[3DEM] Protein Tomography (TM)

hainfeld at bnl.gov hainfeld at bnl.gov
Mon Dec 12 11:42:30 PST 2005

TM Trademarks are not so worrisome.  These are "unregistered 
trademarks".  You can at any time create a trademark and use it on a 
product.  It can also be applied for to the patent office to be a 
"registered trademark".  This requires evidence of commercial use (e.g., 
labels, advertisements, etc), and that it doesn't conflict with any other 
registered trademark, and fees and maintenance are required.  If granted, 
one can then use the R with a circle around it.  It is illegal to use this 
symbol unless granted (whereas anyone can use "TM").  This registered mark 
prevents someone else from using it or something similar to label a 
commercial product with.  The "TM" doesn't therefore carry very much 
weight.  Even if some company registers "protein Tomography" or something 
similar, it doesn't prevent anyone else from using the term; they just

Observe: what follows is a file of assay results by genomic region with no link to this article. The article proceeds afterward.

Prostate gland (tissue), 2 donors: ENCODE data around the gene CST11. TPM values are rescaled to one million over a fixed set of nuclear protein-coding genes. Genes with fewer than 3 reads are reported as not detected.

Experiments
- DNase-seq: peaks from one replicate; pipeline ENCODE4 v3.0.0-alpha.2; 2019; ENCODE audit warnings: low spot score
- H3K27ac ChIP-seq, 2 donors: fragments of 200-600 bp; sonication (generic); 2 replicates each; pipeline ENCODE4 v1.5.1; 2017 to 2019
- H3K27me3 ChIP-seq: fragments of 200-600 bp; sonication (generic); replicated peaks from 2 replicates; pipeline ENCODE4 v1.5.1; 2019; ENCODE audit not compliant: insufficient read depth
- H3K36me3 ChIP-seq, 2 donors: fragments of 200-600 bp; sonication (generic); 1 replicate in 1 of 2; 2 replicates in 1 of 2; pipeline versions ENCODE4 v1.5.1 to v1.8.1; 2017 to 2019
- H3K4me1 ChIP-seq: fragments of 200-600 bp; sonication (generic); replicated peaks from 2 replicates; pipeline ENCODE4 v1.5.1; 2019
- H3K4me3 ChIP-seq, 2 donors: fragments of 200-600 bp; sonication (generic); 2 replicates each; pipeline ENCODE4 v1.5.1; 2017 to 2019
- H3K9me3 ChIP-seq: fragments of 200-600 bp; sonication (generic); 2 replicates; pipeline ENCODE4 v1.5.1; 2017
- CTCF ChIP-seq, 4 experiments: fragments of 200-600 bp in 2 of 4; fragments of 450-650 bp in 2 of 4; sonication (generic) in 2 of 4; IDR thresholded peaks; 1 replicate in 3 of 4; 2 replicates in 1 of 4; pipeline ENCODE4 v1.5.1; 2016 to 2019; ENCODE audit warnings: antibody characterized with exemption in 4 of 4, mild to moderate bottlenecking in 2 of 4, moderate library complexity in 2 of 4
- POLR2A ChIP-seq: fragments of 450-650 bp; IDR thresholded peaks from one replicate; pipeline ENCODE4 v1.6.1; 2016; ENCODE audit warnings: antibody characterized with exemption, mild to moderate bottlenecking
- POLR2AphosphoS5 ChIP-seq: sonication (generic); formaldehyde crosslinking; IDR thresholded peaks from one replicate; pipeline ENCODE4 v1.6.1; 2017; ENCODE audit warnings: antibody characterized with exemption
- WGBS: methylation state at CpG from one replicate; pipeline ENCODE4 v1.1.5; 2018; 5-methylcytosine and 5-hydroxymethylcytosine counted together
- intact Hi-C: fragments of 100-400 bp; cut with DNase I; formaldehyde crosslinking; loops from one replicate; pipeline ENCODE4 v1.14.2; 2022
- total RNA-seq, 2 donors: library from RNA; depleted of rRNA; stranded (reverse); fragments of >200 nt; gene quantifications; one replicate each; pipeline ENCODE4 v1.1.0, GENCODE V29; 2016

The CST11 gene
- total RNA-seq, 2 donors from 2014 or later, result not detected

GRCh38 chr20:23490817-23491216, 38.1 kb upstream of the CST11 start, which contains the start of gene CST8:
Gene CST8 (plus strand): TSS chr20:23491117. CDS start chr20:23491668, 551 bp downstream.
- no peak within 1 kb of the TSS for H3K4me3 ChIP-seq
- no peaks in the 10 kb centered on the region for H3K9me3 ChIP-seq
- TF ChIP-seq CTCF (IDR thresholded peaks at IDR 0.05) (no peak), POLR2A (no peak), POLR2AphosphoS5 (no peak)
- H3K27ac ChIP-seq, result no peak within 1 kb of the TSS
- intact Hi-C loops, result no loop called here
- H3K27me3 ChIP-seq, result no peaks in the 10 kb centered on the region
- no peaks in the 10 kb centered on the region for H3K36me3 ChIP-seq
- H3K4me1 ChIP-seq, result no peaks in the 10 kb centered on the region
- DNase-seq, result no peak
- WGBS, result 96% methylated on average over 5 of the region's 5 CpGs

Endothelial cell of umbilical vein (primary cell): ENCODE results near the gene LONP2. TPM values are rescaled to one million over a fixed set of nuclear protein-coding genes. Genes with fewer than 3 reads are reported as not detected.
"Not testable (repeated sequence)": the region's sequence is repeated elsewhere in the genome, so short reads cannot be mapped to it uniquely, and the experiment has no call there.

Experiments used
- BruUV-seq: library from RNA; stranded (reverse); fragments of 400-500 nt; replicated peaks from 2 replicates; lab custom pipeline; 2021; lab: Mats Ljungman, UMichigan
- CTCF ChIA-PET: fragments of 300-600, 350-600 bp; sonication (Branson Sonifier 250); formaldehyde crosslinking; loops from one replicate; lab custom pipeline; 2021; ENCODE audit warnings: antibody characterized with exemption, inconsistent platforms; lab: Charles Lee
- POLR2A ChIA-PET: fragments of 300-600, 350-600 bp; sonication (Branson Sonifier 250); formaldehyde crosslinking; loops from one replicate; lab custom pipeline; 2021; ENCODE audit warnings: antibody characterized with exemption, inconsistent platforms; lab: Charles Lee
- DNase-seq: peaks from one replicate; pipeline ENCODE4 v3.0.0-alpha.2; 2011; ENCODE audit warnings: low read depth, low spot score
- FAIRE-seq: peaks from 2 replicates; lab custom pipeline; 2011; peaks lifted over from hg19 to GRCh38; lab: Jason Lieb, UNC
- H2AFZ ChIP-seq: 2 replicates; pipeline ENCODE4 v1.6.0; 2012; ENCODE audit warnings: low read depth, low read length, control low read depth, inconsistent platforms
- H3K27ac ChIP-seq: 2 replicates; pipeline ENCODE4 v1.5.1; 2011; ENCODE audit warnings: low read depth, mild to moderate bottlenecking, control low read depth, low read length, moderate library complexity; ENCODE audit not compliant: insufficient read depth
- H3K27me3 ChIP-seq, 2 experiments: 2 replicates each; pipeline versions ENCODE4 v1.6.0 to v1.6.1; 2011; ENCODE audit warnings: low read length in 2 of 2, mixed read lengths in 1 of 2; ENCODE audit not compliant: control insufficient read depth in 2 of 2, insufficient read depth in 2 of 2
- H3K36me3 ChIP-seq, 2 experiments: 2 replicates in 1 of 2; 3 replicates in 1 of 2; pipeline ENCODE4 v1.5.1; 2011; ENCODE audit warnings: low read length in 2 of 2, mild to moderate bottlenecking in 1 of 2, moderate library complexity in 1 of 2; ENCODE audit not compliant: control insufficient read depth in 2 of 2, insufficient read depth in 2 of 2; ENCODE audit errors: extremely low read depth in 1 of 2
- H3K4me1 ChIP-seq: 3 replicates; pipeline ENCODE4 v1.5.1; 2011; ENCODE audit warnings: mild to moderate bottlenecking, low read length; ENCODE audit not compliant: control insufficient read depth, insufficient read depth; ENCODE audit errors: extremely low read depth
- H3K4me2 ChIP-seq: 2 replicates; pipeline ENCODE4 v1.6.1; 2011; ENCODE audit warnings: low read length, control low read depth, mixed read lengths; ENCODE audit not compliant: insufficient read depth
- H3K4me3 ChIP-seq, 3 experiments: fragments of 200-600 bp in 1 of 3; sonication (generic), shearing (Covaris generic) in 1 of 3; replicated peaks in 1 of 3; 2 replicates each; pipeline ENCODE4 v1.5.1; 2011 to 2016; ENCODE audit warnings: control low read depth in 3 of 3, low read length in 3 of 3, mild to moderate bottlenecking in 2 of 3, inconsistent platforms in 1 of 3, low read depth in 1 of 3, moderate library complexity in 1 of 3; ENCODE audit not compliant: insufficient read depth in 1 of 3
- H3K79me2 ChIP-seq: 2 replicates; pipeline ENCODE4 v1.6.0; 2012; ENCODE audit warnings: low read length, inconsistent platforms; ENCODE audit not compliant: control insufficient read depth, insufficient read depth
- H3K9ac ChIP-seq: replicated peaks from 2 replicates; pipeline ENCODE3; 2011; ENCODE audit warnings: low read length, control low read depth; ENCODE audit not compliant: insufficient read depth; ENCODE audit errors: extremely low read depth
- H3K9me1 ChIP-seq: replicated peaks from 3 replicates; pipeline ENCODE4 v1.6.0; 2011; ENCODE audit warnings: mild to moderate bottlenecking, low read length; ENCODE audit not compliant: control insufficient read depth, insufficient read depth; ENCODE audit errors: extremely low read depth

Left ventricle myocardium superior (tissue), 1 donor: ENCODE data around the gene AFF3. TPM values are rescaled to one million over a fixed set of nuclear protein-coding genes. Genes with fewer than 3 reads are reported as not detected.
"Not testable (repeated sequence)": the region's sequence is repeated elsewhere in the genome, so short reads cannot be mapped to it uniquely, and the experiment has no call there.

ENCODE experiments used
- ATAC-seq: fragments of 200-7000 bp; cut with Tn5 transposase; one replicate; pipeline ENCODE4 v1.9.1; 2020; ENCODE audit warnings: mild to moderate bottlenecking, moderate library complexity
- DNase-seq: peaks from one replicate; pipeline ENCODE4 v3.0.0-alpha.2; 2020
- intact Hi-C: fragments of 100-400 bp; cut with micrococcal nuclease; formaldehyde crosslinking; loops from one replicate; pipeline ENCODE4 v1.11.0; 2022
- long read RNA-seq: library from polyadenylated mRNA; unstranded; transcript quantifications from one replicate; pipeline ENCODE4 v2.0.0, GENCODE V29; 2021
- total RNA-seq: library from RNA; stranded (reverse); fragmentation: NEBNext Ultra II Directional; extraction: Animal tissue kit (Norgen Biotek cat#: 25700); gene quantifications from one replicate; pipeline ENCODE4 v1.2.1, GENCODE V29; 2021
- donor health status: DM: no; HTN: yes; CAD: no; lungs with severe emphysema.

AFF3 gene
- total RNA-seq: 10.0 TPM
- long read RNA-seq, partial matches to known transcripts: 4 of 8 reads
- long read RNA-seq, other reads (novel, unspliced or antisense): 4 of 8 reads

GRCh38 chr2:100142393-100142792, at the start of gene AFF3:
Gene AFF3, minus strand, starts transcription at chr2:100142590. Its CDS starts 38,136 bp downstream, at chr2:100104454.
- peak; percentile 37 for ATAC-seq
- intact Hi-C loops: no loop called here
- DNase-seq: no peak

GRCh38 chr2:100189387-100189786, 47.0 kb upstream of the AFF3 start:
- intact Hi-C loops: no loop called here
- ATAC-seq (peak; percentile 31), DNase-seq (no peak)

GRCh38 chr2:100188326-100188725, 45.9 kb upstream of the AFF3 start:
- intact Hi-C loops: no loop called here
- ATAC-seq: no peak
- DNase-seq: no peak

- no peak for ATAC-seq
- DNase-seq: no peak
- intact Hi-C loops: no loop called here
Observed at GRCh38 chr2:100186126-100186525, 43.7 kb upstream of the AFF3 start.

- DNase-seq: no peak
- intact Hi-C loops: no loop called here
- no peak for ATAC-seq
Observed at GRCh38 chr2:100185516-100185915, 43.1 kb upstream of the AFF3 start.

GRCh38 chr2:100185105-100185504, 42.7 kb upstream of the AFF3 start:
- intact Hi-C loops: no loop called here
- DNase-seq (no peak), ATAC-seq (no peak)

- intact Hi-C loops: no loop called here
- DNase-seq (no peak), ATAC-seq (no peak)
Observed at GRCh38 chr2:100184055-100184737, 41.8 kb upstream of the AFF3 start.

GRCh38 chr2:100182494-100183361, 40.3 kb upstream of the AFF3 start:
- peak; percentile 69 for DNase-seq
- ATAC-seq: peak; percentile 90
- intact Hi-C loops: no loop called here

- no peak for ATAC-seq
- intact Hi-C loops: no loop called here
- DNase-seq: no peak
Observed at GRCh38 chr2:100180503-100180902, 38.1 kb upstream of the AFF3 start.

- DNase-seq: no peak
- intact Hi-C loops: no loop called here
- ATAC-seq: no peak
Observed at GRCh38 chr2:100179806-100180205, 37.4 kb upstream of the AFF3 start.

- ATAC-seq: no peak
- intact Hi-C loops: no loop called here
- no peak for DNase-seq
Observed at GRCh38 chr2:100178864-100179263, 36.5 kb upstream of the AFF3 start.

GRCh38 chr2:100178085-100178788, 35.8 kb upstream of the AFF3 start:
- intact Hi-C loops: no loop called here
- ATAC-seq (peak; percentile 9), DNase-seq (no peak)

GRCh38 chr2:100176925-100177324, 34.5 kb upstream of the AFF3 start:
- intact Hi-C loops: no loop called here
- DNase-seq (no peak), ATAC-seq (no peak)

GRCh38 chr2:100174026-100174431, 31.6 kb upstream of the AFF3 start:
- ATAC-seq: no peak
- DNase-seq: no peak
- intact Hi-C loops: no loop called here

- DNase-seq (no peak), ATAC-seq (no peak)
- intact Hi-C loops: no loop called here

can't sell another product with that name.  Take "Apple" for 
example.  That's registered, but people still write about apples.  But you 
can't sell another computer marked "Apple".  (You could however sell apples 
with the TM of "Apple"; the rule is that it can't confuse the buyer).  If 
they just use TM, forget about any conflicts.  Legally, if they are granted 
a registered trademark, then it just means you can't market a similar 
product with that name, but you can use the name.  Nanoprobes registered 
the name "Nanogold" but I see a lot of uses by nanotechnology people just 
referring to other small gold materials.  Maybe all that means is a little 
bit of confusion or free advertising.  Hope this helps clarify the issue.
Best regards,
Jim Hainfeld
President, Nanoprobes, Inc.

At 01:30 PM 12/12/2005, you wrote:
>**** Messages to this list are automatically archived ***
>**** Please limit quoting of previous postings to the bare minimum ****
>The term shows up in the legend to the figure accompanying the 
>article.  The words "Protein Tomography" have "TM" as a subscript.
>At 12:29 PM 12/12/2005, michael wrote:
>>Is it really true that the term "Protein Tomography" was trademarked? Or 
>>did Sidec only apply for a trademark? I cannot really believe that a 
>>scientific term can be trademarked.
>>Michael Schatz
>>Image Science
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Dr. James F. Hainfeld  *  hainfeld at bnl.gov
Brookhaven National Laboratory  *  Biology Dept.  *  Bldg. 463  *  Upton, 
NY  11973   USA
Tel.  631-344-3372  *  Fax. 631-344-3407
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